What happens before those standards are changed?

In terms of other sectors effected:

In the material handling sector (a sector where NI, and specifically Tyrone lead the world) the equipment tends to confirm with the EC Machinery Directive, and is CE marked accordingly.  The body that is attesting that the equipment applies to the CE standard needs to be based in the EU.  This will really complicate things for the manufacturing sector.

The aerospace industry is very tightly regulated and is governed by the European Aviation and Safety Agency (EASA).  Again will UK manufacturers be able to supply parts to be used in planes as they will be outside of EASA?




seafoid

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Re: Brexit.
« Reply #4615 on: October 11, 2018, 09:45:31 PM »
I can't believe that the farming community aren't giving the DUP hell around their stance.

Northern Irish agri / dairy is sold on the basis of us maintaining EC standards.  After next March how do the third countries update their required standards to say that UK standards are acceptable?  Will they need to be tested / audited? And if so, how long will that take?
What happens before those standards are changed?

In terms of other sectors effected:

In the material handling sector (a sector where NI, and specifically Tyrone lead the world) the equipment tends to confirm with the EC Machinery Directive, and is CE marked accordingly.  The body that is attesting that the equipment applies to the CE standard needs to be based in the EU.  This will really complicate things for the manufacturing sector.

The aerospace industry is very tightly regulated and is governed by the European Aviation and Safety Agency (EASA).  Again will UK manufacturers be able to supply parts to be used in planes as they will be outside of EASA?
Great post. The DUP is not behaving rationally.
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armaghniac

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Re: Brexit.
« Reply #4616 on: October 11, 2018, 10:35:36 PM »
I can't believe that the farming community aren't giving the DUP hell around their stance.

Northern Irish agri / dairy is sold on the basis of us maintaining EC standards.  After next March how do the third countries update their required standards to say that UK standards are acceptable?  Will they need to be tested / audited? And if so, how long will that take?
What happens before those standards are changed?

Some of these people think they'll have an  advantage in the English market.

But the point is still valid, there is very little discussion as the meteorite approaches.  No protests in support of the GFA, no 1000 truck protests.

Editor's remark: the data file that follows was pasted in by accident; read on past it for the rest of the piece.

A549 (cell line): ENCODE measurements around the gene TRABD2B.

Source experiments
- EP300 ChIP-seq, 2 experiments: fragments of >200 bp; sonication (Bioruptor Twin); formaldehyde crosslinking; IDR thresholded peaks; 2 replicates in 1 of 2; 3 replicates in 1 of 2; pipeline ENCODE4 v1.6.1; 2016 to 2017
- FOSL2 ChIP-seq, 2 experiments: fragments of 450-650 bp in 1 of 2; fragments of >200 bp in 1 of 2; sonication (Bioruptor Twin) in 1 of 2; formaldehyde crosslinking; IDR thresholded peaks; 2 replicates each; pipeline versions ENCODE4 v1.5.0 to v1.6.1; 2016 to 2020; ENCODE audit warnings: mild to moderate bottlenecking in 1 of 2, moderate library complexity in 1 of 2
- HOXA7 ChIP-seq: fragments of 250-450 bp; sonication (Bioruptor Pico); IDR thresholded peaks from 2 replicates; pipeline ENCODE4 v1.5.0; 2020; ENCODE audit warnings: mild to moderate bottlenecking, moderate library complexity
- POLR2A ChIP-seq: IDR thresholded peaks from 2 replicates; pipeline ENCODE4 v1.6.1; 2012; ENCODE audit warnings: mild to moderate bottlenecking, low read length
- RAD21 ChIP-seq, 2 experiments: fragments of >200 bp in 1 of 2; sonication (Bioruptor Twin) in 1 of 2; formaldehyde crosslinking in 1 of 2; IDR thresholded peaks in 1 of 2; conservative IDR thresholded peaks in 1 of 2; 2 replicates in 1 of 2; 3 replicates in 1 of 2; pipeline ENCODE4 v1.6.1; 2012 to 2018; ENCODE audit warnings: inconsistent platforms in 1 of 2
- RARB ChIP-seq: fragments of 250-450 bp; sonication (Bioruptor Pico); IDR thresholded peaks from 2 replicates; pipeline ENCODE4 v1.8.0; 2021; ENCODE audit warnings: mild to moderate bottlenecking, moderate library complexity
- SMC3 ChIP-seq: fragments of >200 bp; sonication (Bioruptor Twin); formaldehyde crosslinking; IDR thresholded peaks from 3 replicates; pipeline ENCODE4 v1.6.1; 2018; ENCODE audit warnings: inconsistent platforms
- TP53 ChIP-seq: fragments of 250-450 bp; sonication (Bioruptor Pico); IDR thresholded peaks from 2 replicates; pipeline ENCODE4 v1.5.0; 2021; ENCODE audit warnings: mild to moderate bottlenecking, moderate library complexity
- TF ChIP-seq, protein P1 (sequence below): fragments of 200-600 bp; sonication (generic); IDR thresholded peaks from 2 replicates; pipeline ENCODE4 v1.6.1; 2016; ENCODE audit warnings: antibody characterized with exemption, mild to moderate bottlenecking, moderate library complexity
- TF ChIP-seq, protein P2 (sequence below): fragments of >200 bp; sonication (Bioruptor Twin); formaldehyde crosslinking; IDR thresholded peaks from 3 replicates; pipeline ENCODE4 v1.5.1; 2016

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trailer

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Re: Brexit.
« Reply #4617 on: October 11, 2018, 10:48:16 PM »
I can't believe that the farming community aren't giving the DUP hell around their stance.

Northern Irish agri / dairy is sold on the basis of us maintaining EC standards.  After next March how do the third countries update their required standards to say that UK standards are acceptable?  Will they need to be tested / audited? And if so, how long will that take?
What happens before those standards are changed?

In terms of other sectors effected:

In the material handling sector (a sector where NI, and specifically Tyrone lead the world) the equipment tends to confirm with the EC Machinery Directive, and is CE marked accordingly.  The body that is attesting that the equipment applies to the CE standard needs to be based in the EU.  This will really complicate things for the manufacturing sector.

The aerospace industry is very tightly regulated and is governed by the European Aviation and Safety Agency (EASA).  Again will UK manufacturers be able to supply parts to be used in planes as they will be outside of EASA?

Dairy farmers nearly all to a man voted leave. Red tape, being told what to do and when to do it by Brussels being the main reasons. And you know what? They are dead right. Regardless of what happens the UK government will support them. So for the farming sector there is probably no downside.
Personally I'd love to see the bundle of hungry c***ts being put on the side of the road, but that's unlikely.

Hardy

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Re: Brexit.
« Reply #4618 on: October 12, 2018, 12:27:33 AM »
What an extraordinary opinion.

seafoid

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Re: Brexit.
« Reply #4619 on: October 12, 2018, 06:21:57 AM »
Torygraph

« The Prime Minister told her Brexit “war Cabinet” Thursday afternoon that a proposal to keep Britain in a customs union with the EU until a trade deal can be agreed will have no end date, leading to fears the arrangement could become permanent. »